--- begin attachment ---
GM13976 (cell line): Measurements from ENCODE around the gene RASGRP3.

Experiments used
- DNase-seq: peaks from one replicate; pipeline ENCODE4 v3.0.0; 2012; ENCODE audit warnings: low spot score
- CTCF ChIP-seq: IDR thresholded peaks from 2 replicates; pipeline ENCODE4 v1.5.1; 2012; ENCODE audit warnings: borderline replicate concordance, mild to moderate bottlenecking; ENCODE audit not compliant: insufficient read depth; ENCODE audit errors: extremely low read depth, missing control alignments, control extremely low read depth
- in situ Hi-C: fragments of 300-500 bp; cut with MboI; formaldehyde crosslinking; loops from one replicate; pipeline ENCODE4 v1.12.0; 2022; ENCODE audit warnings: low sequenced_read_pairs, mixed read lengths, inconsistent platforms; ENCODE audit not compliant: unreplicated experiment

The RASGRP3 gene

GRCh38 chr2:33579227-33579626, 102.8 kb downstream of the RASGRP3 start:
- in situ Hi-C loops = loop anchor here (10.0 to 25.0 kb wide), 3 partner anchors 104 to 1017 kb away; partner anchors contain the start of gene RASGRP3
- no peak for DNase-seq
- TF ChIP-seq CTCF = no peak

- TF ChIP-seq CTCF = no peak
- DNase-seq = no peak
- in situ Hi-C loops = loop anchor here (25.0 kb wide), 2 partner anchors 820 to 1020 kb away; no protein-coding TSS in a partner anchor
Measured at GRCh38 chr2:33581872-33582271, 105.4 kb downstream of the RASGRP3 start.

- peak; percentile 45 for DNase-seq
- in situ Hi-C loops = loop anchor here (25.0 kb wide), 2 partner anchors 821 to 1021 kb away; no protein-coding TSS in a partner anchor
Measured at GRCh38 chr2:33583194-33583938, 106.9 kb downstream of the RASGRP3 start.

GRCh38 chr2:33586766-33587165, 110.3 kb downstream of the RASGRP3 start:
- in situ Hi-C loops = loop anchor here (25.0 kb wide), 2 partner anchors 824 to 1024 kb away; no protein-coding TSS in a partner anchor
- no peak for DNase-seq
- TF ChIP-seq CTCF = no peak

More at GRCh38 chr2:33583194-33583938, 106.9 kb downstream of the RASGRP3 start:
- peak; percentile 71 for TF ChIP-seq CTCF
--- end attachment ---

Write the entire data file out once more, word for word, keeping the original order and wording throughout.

GM13976 (cell line): Measurements from ENCODE around the gene RASGRP3.

Experiments used
- DNase-seq: peaks from one replicate; pipeline ENCODE4 v3.0.0; 2012; ENCODE audit warnings: low spot score
- CTCF ChIP-seq: IDR thresholded peaks from 2 replicates; pipeline ENCODE4 v1.5.1; 2012; ENCODE audit warnings: borderline replicate concordance, mild to moderate bottlenecking; ENCODE audit not compliant: insufficient read depth; ENCODE audit errors: extremely low read depth, missing control alignments, control extremely low read depth
- in situ Hi-C: fragments of 300-500 bp; cut with MboI; formaldehyde crosslinking; loops from one replicate; pipeline ENCODE4 v1.12.0; 2022; ENCODE audit warnings: low sequenced_read_pairs, mixed read lengths, inconsistent platforms; ENCODE audit not compliant: unreplicated experiment

The RASGRP3 gene

GRCh38 chr2:33579227-33579626, 102.8 kb downstream of the RASGRP3 start:
- in situ Hi-C loops = loop anchor here (10.0 to 25.0 kb wide), 3 partner anchors 104 to 1017 kb away; partner anchors contain the start of gene RASGRP3
- no peak for DNase-seq
- TF ChIP-seq CTCF = no peak

- TF ChIP-seq CTCF = no peak
- DNase-seq = no peak
- in situ Hi-C loops = loop anchor here (25.0 kb wide), 2 partner anchors 820 to 1020 kb away; no protein-coding TSS in a partner anchor
Measured at GRCh38 chr2:33581872-33582271, 105.4 kb downstream of the RASGRP3 start.

- peak; percentile 45 for DNase-seq
- in situ Hi-C loops = loop anchor here (25.0 kb wide), 2 partner anchors 821 to 1021 kb away; no protein-coding TSS in a partner anchor
Measured at GRCh38 chr2:33583194-33583938, 106.9 kb downstream of the RASGRP3 start.

GRCh38 chr2:33586766-33587165, 110.3 kb downstream of the RASGRP3 start:
- in situ Hi-C loops = loop anchor here (25.0 kb wide), 2 partner anchors 824 to 1024 kb away; no protein-coding TSS in a partner anchor
- no peak for DNase-seq
- TF ChIP-seq CTCF = no peak

More at GRCh38 chr2:33583194-33583938, 106.9 kb downstream of the RASGRP3 start:
- peak; percentile 71 for TF ChIP-seq CTCF